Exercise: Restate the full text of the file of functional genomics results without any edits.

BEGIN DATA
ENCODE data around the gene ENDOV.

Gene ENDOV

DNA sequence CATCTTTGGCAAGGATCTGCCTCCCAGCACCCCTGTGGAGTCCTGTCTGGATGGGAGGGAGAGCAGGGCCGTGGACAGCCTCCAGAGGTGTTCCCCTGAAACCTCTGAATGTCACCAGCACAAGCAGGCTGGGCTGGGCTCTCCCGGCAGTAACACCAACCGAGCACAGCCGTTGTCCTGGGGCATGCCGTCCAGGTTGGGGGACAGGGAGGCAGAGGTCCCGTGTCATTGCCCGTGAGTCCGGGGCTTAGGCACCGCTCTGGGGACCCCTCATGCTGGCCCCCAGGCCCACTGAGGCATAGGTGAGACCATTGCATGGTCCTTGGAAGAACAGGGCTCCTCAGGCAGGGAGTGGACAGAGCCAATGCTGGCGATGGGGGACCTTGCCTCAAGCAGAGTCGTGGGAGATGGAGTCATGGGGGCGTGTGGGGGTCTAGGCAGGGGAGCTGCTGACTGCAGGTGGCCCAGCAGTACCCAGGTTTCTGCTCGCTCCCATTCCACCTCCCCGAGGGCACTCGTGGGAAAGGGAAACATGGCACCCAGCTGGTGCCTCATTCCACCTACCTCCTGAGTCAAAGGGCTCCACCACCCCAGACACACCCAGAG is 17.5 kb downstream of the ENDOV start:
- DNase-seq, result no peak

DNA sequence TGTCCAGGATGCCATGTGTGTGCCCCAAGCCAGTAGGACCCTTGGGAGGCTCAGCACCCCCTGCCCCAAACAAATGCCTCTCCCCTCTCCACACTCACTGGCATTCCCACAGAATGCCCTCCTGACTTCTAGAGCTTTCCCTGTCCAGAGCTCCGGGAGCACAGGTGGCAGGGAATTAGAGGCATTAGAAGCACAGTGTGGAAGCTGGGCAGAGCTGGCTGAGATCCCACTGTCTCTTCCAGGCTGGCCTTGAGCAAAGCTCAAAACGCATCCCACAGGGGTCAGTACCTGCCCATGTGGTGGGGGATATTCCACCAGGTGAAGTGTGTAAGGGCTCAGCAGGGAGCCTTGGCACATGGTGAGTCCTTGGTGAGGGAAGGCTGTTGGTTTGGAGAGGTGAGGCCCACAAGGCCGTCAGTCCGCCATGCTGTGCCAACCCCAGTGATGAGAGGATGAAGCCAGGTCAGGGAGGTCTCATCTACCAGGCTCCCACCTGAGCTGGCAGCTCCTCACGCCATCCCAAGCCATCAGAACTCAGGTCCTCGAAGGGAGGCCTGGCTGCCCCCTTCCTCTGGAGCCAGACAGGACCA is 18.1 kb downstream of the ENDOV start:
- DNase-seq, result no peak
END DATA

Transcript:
ENCODE data around the gene ENDOV.

Gene ENDOV

DNA sequence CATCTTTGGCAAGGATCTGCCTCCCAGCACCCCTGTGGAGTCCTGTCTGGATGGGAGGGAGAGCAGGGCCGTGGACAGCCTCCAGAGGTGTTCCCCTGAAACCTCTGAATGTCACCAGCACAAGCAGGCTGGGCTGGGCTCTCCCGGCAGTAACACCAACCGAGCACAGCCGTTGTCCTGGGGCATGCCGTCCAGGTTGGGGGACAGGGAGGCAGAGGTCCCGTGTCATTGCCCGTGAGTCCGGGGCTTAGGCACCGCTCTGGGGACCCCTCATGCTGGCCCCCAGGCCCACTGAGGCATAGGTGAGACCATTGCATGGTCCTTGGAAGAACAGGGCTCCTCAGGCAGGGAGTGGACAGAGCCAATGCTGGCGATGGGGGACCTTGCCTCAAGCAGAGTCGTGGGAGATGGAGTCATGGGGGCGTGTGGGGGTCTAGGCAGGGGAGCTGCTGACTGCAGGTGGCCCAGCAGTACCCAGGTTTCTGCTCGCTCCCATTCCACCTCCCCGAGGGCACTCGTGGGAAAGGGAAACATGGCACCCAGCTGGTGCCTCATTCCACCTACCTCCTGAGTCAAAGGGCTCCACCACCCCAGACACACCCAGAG is 17.5 kb downstream of the ENDOV start:
- DNase-seq, result no peak

DNA sequence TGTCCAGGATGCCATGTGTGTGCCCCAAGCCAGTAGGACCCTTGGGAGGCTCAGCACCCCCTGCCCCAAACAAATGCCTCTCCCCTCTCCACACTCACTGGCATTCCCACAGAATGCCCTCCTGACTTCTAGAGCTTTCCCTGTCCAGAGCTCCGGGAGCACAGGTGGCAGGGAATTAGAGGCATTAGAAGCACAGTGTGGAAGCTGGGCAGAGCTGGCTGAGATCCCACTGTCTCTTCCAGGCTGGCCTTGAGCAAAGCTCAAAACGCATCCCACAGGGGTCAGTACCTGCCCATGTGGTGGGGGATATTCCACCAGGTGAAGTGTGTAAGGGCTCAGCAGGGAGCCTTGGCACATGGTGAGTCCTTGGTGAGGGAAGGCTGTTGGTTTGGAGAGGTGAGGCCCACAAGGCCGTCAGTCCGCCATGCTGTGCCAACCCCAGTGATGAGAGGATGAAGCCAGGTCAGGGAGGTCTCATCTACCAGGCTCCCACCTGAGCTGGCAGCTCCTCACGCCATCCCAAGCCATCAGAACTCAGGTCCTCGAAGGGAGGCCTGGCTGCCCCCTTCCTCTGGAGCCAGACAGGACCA is 18.1 kb downstream of the ENDOV start:
- DNase-seq, result no peak